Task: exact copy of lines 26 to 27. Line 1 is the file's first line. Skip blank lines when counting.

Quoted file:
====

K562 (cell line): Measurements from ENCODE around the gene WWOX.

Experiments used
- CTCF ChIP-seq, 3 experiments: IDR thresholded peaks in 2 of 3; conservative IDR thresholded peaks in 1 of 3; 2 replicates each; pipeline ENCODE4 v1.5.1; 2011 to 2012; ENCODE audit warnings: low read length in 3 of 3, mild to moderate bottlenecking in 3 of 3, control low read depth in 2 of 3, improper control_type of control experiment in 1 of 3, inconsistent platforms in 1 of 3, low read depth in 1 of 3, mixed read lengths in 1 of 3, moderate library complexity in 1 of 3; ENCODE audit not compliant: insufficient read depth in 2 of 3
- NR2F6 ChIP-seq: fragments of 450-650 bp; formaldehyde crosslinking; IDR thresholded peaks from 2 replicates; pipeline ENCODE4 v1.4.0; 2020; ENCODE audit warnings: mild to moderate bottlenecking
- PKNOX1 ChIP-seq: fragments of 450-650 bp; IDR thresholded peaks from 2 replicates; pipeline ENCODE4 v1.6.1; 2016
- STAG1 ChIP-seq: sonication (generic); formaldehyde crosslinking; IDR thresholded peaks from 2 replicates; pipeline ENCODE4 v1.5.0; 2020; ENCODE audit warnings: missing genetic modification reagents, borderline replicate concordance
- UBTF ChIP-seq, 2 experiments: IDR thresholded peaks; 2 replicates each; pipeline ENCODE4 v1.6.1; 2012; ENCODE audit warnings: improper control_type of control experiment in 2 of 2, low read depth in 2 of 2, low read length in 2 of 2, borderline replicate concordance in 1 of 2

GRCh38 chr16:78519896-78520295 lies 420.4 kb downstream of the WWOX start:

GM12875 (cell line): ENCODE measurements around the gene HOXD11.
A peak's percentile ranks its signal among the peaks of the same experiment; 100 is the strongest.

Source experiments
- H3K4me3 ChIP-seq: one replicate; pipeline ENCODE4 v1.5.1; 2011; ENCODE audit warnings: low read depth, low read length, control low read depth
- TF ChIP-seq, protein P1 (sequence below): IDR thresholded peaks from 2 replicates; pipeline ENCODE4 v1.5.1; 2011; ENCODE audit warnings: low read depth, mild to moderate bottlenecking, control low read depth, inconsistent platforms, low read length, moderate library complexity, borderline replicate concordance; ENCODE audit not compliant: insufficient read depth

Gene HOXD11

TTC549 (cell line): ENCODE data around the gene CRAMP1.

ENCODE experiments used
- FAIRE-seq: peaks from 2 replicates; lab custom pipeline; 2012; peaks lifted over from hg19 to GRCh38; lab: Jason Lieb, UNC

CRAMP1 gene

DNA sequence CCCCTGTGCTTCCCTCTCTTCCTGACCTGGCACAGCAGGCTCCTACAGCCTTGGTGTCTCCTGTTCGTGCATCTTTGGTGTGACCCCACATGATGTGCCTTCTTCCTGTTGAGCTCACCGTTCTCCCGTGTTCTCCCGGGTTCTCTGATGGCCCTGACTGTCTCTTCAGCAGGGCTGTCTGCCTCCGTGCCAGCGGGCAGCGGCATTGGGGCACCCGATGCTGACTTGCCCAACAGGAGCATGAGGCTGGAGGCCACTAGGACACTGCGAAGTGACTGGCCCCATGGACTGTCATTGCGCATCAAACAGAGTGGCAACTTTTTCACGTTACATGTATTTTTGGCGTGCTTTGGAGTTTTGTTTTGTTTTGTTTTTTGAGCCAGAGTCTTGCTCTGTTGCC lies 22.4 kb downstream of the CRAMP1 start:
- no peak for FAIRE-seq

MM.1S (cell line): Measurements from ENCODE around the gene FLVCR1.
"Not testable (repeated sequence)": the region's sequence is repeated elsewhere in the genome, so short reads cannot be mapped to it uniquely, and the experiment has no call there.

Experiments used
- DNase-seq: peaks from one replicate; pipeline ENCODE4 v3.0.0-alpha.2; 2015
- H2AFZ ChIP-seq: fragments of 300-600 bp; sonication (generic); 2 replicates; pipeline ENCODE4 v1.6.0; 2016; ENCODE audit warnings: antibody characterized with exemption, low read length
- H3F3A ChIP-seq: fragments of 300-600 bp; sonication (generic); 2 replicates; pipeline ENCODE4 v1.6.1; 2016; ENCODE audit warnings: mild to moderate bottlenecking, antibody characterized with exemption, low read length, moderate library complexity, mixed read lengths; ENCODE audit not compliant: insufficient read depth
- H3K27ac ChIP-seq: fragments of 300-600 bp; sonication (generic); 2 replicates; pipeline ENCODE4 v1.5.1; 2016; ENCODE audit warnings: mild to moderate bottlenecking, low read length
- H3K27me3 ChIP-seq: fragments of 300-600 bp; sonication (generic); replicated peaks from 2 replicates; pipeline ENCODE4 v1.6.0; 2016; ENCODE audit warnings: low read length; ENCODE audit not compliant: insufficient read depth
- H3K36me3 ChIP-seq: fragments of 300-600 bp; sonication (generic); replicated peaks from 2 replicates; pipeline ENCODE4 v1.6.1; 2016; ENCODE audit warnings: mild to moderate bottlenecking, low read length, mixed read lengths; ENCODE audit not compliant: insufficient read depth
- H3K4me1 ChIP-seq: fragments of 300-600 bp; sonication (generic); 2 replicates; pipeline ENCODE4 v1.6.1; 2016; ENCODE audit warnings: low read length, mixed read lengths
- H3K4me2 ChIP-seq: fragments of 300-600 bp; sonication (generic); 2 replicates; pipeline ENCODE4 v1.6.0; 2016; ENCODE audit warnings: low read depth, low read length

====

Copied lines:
- H3F3A ChIP-seq: fragments of 300-600 bp; sonication (generic); 2 replicates; pipeline ENCODE4 v1.6.1; 2016; ENCODE audit warnings: mild to moderate bottlenecking, antibody characterized with exemption, low read length, moderate library complexity, mixed read lengths; ENCODE audit not compliant: insufficient read depth
- H3K27ac ChIP-seq: fragments of 300-600 bp; sonication (generic); 2 replicates; pipeline ENCODE4 v1.5.1; 2016; ENCODE audit warnings: mild to moderate bottlenecking, low read length